Last autumn the Papua New Guinea National Fisheries Authority, with the support of the Fishing Industry Association, made a back to transparency in its tuna fisheries by signing a partnership with Global Fishing Watch in which it pledged to share vessel tracking data on the organization's public map. Now, making this commitment a reality, the movements of around 50 purse seine tuna fishing vessels have been publicly visible on the interactive map since last June. It is the first country in the Pacific to share this data.
The fishing industry in Papua New Guinea – one of the countries making its debut at this year's Seafood Expo North America – is vital not only to the country's economy, but also to its food security, and to the livelihoods of those that reside within this island nation. With a coastline stretching 10 000 miles (16 093 kilometers), Papua New Guinea's waters cover an area just over half the size of Australia and are home to some of the world's most productive tuna fisheries. If the country's marine resources are to continue to provide for people in the future, monitoring and sustainable management of fisheries within this vast area is essential.
"Our tuna fishery is one of the largest in the Western and Central Pacific Ocean and represents a key source of protein for more than 9 million people in Papua New Guinea," said Justin Ilakini of the National Fisheries Authority in Papua New Guinea. "Taking care of our tuna stocks is a priority, and with support from Global Fishing Watch's monitoring technology, we can strengthen enforcement, contribute to regional collaboration to eliminate illegal fishing and also demonstrate our commitment to promoting food security and the blue economy."
With this agreement, Papua New Guinea's tuna fisheries reach what Global Fishing Watch defines as "a new level of transparency." In the coming years, the country plans to expand its Fishing Industry Association membership and bring more vessels into its national waters with the aim of sharing even more monitoring data. To this end, Global Fishing Watch is supporting both the National Fisheries Authority and the Fishing Industry Association with knowledge generation and analysis so that they can improve their monitoring capabilities.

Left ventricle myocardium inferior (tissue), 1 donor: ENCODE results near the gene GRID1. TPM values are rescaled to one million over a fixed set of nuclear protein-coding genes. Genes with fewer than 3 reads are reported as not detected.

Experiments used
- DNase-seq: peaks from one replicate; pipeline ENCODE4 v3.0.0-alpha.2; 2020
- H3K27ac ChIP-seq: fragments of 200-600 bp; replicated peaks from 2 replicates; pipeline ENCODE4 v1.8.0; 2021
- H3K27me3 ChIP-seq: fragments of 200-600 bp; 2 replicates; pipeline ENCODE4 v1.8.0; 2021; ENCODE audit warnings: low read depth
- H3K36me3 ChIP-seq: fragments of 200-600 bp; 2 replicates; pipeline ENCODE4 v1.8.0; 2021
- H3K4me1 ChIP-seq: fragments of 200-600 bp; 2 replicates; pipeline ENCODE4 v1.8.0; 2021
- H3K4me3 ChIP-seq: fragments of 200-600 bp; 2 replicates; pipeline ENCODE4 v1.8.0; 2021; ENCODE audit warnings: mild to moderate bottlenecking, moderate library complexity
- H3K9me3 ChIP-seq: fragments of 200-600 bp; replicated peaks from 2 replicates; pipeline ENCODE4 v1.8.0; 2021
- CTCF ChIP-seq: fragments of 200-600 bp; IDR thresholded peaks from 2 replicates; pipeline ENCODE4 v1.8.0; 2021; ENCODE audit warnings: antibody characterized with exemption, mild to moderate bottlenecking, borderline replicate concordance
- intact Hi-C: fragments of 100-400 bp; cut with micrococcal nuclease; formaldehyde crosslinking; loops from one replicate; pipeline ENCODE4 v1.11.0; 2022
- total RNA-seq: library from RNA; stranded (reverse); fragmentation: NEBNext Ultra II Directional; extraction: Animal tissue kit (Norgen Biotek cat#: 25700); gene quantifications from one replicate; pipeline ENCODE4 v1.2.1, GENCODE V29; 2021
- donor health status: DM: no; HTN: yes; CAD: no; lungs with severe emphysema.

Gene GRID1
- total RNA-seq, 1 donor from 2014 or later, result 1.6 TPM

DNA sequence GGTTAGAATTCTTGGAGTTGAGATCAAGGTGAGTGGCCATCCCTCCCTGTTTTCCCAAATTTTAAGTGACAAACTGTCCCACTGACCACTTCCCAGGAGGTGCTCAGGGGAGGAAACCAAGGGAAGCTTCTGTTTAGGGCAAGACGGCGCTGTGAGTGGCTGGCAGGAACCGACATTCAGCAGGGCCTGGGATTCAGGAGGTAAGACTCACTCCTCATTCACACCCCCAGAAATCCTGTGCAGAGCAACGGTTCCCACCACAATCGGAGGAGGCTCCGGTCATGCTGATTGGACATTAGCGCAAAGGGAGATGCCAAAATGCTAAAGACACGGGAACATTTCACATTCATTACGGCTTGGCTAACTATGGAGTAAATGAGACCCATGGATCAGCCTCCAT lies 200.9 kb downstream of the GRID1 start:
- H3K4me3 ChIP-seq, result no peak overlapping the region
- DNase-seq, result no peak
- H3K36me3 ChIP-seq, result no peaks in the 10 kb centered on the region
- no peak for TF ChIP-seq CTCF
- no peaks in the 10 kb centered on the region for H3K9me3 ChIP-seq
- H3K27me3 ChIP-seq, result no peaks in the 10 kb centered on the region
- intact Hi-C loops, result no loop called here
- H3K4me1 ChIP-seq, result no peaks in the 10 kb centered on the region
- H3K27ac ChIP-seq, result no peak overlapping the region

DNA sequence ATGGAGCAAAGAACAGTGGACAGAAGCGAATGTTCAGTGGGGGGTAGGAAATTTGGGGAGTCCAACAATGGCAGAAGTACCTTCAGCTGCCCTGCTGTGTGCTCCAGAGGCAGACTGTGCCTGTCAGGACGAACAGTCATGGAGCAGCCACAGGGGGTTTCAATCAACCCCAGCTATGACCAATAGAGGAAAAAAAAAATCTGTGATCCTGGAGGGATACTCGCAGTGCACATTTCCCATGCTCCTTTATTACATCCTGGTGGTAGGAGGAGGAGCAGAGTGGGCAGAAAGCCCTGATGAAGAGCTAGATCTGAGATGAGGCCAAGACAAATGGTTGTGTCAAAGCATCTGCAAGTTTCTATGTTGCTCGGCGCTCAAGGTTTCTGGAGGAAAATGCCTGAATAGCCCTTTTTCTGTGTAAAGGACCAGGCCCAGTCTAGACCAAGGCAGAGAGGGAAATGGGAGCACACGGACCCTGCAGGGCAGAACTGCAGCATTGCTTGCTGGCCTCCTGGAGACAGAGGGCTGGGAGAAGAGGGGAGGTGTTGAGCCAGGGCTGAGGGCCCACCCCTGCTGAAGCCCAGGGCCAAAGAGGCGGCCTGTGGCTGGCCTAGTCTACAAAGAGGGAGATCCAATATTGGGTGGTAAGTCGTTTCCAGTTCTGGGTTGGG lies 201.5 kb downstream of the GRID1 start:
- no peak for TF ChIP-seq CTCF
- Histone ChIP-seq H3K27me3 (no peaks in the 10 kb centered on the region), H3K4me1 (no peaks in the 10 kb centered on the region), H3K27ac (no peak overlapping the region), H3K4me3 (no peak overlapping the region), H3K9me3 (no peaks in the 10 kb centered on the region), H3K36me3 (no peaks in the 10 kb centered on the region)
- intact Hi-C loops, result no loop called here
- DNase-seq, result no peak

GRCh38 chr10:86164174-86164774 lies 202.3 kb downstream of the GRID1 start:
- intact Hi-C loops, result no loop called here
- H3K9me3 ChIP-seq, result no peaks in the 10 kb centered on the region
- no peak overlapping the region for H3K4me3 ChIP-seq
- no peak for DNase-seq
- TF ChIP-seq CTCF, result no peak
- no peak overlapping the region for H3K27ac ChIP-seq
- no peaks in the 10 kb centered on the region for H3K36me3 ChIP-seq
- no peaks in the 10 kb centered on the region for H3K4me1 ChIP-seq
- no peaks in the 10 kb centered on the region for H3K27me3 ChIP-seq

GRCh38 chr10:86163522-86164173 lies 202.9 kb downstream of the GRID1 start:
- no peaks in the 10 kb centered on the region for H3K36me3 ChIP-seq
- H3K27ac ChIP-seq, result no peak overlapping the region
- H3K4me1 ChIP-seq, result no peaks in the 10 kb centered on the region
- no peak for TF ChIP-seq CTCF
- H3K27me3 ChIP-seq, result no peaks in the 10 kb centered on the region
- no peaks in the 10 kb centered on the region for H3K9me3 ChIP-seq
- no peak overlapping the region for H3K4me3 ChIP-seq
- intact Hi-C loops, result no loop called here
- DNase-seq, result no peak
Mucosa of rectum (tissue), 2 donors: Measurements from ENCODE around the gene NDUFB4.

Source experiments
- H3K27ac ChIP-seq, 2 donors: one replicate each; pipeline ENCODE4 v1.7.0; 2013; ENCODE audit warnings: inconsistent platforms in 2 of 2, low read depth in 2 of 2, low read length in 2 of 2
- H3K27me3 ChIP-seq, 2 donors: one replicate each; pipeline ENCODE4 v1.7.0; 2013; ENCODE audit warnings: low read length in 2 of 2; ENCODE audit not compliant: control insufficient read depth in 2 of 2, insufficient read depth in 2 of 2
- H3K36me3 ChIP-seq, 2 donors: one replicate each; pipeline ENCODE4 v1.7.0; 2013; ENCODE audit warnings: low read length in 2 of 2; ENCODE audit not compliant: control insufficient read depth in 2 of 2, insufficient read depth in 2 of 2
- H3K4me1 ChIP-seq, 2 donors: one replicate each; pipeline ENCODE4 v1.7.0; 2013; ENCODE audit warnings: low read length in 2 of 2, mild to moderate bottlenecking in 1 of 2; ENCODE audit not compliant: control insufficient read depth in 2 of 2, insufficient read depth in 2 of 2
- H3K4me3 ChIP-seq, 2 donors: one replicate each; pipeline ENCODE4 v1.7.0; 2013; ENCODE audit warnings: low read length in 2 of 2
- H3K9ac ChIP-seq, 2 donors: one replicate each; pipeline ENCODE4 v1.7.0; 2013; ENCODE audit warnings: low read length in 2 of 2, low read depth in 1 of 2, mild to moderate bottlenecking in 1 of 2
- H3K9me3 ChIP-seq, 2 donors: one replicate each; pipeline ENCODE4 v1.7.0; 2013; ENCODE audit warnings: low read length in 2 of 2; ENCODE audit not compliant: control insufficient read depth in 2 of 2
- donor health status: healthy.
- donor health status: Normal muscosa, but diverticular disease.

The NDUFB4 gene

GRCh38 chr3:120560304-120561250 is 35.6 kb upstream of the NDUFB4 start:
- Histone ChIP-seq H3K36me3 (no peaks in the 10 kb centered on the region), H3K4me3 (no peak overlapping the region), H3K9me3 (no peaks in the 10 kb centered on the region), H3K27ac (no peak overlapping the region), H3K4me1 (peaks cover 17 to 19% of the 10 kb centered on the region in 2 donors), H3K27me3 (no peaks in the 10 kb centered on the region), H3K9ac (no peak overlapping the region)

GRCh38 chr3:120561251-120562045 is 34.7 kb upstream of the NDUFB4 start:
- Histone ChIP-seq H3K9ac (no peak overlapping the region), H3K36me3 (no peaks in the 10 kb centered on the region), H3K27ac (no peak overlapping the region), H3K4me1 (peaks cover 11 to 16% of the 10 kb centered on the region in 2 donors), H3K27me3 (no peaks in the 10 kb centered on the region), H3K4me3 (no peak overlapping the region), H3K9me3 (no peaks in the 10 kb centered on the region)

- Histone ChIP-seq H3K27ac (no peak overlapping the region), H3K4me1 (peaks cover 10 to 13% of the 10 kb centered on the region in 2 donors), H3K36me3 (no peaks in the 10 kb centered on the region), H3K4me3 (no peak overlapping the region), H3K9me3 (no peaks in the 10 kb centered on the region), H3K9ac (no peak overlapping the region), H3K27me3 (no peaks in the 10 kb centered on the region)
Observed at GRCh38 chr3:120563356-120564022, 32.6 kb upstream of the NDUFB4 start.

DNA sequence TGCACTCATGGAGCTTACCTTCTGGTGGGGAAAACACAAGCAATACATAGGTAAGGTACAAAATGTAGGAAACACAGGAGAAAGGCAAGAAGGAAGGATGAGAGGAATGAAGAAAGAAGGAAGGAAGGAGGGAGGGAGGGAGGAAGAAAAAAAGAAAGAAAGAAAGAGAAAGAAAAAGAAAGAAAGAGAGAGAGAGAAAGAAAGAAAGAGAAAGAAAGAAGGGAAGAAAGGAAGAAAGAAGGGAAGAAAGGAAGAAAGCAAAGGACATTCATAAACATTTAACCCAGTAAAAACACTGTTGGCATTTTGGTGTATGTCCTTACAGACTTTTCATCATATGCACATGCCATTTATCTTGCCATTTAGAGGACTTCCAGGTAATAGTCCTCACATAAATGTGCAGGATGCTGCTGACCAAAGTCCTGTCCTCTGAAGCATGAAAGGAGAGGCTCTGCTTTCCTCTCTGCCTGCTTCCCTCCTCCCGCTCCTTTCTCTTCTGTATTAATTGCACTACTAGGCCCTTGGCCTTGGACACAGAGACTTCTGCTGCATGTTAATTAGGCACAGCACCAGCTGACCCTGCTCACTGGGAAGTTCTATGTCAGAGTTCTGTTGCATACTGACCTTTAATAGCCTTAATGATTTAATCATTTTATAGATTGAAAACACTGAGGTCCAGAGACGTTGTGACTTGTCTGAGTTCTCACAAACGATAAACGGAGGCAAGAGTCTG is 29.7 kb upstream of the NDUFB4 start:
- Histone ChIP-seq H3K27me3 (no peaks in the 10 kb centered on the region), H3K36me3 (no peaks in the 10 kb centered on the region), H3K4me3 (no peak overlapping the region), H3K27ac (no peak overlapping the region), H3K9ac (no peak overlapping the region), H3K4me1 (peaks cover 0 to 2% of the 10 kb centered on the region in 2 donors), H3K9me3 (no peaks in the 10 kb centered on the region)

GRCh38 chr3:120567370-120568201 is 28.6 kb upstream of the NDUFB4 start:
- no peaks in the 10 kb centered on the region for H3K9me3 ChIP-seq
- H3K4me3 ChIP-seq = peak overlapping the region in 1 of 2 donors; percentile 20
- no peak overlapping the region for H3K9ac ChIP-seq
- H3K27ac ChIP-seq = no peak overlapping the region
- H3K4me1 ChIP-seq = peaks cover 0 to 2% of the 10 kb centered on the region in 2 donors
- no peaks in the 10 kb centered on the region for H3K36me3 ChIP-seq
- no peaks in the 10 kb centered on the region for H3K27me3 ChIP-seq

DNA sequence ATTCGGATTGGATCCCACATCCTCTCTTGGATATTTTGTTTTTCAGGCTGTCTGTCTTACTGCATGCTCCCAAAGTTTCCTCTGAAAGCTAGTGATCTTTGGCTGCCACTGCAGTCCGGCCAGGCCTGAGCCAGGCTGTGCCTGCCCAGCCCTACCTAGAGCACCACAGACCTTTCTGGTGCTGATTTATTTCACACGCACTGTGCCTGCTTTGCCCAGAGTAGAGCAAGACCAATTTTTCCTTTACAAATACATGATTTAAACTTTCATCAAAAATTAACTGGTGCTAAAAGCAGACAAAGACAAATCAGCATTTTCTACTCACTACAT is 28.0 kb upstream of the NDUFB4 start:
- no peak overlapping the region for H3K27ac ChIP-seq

As mentioned, there are currently around 50 Association vessels authorized to operate within Papua New Guinea's exclusive economic zone. This area covers approximately 2.4 million square kilometers. Making fishing data more transparent and accessible not only helps improve vessel monitoring efforts throughout the region, it also helps inform decision-makers.
"Transparency across all aspects of the tuna fisheries is crucial to ensuring that the fish we eat is caught legally, ethically and sustainably," stated Sylvester Barth Pokajam, chairman of Papua New Guinea's Fishing Industry Association when announcing the collaboration last autumn. "Our members want to know they are doing the right thing when it comes to responsible tuna sourcing, and by making fishing activities visible on the Global Fishing Watch map, they can help demonstrate compliance and add real value to their fishing operations."
Marcelo Hidalgo, director of sustainability and corporate social responsibility at the Papua New Guinea Fishing Industry Association, expressed himself along the same lines. "We are engaging with key stakeholders that can strengthen our Responsible Sourcing Policy initiative," he said. "We believe this new partnership with Global Fishing Watch to share our vessel tracking data is integral in building trust with commercial partners and nongovernmental organizations, representing another milestone in our transparency policy to support members and demonstrate responsible sourcing in Papua New Guinea."
Global Fishing Watch seeks to promote ocean governance through greater transparency of human activity at sea. Using cutting-edge technology, they turn big data into actionable information that they then share. By creating and publicly sharing map visualizations, data, and analysis tools, they facilitate scientific research and drive a transformation in the way the ocean is managed. By 2030, their goal is to monitor and visualize the impact of both industrial and small-scale offshore vessels, which are responsible for the vast majority of the world's seafood catch.